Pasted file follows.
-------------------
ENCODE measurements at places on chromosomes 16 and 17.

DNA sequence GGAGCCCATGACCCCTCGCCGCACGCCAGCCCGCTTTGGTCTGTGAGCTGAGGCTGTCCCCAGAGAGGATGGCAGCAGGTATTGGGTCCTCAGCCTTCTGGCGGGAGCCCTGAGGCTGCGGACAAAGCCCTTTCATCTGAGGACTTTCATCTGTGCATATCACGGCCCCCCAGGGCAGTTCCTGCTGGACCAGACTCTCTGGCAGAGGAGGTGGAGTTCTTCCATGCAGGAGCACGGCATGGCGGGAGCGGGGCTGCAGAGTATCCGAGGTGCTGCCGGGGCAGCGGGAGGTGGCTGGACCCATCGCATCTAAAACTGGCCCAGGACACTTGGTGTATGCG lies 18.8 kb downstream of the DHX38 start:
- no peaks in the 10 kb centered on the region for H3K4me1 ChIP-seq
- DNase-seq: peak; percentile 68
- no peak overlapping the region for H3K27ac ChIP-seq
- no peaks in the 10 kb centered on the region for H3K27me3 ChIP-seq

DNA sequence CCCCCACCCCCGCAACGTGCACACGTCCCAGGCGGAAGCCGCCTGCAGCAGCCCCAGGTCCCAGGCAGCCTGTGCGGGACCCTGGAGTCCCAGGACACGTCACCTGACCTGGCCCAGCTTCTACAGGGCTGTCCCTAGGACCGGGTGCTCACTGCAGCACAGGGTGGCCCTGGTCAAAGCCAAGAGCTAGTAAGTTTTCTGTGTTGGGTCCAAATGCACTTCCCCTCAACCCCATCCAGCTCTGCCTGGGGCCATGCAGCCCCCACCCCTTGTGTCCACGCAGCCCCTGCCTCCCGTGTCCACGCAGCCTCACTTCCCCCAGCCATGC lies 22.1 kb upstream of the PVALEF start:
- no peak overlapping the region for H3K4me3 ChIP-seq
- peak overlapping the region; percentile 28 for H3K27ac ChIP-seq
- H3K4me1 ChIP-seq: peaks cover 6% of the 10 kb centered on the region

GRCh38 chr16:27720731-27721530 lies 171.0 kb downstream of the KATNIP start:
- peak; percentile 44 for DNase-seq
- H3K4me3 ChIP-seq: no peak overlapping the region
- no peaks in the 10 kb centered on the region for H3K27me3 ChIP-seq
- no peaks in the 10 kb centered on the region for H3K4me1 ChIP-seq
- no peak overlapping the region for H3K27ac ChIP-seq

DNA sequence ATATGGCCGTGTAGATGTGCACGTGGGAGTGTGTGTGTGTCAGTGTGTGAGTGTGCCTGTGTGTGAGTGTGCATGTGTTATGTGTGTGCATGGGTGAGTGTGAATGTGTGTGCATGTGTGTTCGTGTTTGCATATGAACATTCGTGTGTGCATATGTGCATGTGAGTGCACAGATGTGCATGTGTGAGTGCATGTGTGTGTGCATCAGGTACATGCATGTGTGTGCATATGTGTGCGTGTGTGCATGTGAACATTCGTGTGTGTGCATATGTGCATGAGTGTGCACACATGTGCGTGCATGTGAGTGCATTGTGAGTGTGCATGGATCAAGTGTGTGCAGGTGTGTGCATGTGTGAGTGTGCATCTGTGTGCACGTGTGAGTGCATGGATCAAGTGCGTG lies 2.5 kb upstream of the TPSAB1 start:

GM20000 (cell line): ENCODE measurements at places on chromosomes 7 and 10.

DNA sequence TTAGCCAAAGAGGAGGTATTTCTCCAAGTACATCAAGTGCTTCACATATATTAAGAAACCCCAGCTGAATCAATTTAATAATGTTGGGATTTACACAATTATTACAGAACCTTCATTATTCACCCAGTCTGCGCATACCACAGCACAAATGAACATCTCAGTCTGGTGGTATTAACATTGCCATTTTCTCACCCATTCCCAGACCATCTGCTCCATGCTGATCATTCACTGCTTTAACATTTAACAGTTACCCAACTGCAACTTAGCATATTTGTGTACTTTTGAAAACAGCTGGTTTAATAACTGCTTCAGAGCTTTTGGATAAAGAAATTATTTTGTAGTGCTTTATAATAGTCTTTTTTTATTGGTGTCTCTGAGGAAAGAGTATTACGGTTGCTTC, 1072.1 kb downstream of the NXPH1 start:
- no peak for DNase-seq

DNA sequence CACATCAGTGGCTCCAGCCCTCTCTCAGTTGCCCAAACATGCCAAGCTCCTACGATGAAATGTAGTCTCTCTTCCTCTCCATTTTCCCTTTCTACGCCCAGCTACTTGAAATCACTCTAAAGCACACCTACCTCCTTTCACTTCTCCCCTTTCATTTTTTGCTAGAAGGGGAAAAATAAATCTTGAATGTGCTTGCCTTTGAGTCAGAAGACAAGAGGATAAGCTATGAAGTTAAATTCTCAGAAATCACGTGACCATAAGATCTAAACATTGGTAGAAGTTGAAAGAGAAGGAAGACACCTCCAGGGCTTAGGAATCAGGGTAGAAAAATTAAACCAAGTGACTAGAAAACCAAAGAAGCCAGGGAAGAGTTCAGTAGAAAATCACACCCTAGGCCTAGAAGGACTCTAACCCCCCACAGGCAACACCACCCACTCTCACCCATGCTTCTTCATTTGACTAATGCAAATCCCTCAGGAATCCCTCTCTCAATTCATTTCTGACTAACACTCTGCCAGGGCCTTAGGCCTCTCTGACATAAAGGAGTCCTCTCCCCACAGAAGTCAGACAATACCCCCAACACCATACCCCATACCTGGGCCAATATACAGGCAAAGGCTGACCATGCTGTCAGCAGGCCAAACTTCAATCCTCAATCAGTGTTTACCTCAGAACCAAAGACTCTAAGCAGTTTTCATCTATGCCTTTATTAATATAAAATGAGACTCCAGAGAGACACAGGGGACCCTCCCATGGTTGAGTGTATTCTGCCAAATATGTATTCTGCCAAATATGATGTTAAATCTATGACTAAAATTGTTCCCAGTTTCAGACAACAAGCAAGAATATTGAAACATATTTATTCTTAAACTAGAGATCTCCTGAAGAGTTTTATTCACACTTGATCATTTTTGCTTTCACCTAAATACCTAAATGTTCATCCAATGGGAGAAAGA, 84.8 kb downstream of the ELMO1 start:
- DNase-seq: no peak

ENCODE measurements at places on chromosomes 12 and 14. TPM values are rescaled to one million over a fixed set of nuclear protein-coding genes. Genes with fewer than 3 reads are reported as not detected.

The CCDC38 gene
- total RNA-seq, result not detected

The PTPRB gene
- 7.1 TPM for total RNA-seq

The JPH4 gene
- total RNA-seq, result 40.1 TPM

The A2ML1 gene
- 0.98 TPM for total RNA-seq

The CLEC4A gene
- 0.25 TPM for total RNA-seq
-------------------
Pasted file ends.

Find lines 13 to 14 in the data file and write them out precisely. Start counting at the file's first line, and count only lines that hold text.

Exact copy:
- H3K4me3 ChIP-seq: no peak overlapping the region
- no peaks in the 10 kb centered on the region for H3K27me3 ChIP-seq